How do you make the right preparations for future generations?

How do you make the right preparations for future generations?

Wealth succession

Financial planning can be a daunting and uncomfortable conversation for many, but thankfully attitudes towards talking about money are changing. Wealth succession should be an integral part of your financial plan as early as possible – because the right preparation now can have positive long-term impacts on future generations.

Despite the uncertain economic climate, families are doing their utmost to ensure they can leave behind a secure financial future for their children and grandchildren. According to predictions, the amount of wealth passed on in the next two decades could double, with estimates this figure could be as high as £5.5 trillion by 2047[1].

Worryingly, an astounding £15bn inheritance still remains unclaimed due to people not informing their beneficiaries about the existence of these funds[2]. With careful planning, you can ensure that your assets are passed on securely for generations to come.

When it comes to transferring wealth between generations, having an open dialogue is paramount for creating the best outcome for everyone.

Before you start this process, consider the following questions:

When do I want to transfer my wealth?
How much wealth do I want to pass on?
Whom do I want to pass my wealth on to?
How do I want to transfer my wealth?

These four questions are closely interconnected – and with careful planning and discussion, you can ensure that your assets are handed down as simply and tax efficiently as possible.

1. When do I want to transfer my wealth?
Keeping your Will up to date is an important part of planning for the future. Not only does it ensure that your wishes are carried out, but having a Will that reflects the current legal landscape where you hold assets can allow for greater flexibility and potential advantages.

Transferring assets during your lifetime may also bring benefits and provide you with the opportunity to experience seeing your chosen beneficiaries benefit from your funds. It’s important to take professional advice to determine which option is best for you and your family.

It’s important to review your Will regularly, such as every two to three years or when there is a major change in your or your family’s circumstances. For example, marriage revokes any existing Will in England and Wales unless it was made in anticipation of that marriage. To protect legacies from inflation, consider linking their value to inflation so they maintain their ‘real’ value over time.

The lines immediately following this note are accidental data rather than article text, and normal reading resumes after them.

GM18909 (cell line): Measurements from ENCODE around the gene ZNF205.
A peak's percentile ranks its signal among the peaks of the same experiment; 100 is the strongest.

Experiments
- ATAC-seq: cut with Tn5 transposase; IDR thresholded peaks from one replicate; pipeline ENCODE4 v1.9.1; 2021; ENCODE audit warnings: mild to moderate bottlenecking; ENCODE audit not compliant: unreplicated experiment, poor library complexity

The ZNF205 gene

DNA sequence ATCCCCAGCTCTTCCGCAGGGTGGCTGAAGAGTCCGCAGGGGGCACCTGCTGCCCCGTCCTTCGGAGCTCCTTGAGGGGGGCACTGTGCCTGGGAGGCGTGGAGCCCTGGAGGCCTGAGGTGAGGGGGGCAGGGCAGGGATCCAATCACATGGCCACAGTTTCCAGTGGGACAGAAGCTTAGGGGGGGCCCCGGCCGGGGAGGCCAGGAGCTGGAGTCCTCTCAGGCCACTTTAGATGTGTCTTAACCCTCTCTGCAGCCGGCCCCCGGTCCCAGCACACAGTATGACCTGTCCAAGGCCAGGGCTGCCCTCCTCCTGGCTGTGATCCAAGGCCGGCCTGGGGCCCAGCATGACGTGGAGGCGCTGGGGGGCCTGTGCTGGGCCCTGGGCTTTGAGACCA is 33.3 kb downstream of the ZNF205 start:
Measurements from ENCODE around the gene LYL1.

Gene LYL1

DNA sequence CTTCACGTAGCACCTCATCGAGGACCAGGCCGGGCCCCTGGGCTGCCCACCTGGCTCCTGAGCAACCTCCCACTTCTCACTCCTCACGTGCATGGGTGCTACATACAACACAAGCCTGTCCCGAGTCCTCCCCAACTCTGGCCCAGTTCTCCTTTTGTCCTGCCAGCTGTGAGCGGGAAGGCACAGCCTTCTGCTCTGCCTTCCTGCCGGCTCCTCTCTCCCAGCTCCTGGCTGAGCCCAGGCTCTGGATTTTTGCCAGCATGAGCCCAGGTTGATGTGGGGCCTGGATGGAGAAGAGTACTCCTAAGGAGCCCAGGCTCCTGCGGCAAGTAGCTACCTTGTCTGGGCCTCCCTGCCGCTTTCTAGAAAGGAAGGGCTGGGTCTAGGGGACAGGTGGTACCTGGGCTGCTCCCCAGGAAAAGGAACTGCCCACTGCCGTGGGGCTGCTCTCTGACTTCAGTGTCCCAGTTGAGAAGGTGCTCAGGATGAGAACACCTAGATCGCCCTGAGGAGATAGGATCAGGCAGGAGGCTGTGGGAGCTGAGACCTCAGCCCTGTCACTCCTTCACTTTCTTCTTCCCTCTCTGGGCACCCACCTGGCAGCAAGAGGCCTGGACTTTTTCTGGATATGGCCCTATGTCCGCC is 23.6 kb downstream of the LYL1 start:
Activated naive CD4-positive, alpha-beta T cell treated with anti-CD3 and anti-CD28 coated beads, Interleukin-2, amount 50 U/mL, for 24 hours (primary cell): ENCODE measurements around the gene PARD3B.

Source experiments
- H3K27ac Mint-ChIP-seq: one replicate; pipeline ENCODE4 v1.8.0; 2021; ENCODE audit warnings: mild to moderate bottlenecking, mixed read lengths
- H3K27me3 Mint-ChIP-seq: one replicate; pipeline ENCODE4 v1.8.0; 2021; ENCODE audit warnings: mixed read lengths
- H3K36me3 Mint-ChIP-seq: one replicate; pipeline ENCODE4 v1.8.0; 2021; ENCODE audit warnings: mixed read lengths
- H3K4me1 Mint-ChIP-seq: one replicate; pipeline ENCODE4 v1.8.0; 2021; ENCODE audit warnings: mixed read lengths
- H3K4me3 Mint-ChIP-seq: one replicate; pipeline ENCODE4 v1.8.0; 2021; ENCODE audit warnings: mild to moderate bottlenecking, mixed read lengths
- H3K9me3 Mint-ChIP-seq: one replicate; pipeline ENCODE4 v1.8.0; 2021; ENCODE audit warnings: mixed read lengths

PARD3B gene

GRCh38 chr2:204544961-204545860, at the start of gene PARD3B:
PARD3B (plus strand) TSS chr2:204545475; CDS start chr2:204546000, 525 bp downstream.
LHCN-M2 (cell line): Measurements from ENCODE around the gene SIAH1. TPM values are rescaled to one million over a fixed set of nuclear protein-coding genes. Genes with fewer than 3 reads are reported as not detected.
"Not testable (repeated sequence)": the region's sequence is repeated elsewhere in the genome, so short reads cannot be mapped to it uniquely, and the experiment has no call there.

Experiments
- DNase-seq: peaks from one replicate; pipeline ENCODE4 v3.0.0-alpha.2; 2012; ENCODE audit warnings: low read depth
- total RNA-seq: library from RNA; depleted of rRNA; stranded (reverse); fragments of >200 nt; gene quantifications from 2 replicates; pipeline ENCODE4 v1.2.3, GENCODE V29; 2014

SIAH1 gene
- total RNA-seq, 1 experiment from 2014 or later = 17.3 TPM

Using your Will to transfer wealth enables you to preserve your own standard of living and future security. On the other hand, giving gifts during your lifetime allows you to witness seeing your beneficiaries experience the benefits of your funds.

Furthermore, if you are subject to UK taxes, it may also be more tax-efficient to act sooner rather than later. Ultimately, each person has different objectives and priorities when it comes to wealth succession; what’s important is striking the right balance between sharing your wealth with loved ones and ensuring that you have enough left to maintain your quality of life and prepare for whatever the future may bring.

Wealth planning involves considering various scenarios and ‘stress-testing’ the outcomes against assumptions such as potential investment returns, inflation projections and long-term care costs. This helps ensure that individuals are prepared for different eventualities and can make better informed decisions about protecting their wealth.

2. How much wealth do you want to pass on?
When making large gifts, cashflow ‘stress-testing’ allows you to make informed decisions on how much you can afford to part with, despite the uncertainty of the future. Knowing this, it is vital to allow for both worst and best case scenarios within your gifting range when planning your wealth. When calculating how much wealth you want to pass on, it is important to consider a few factors.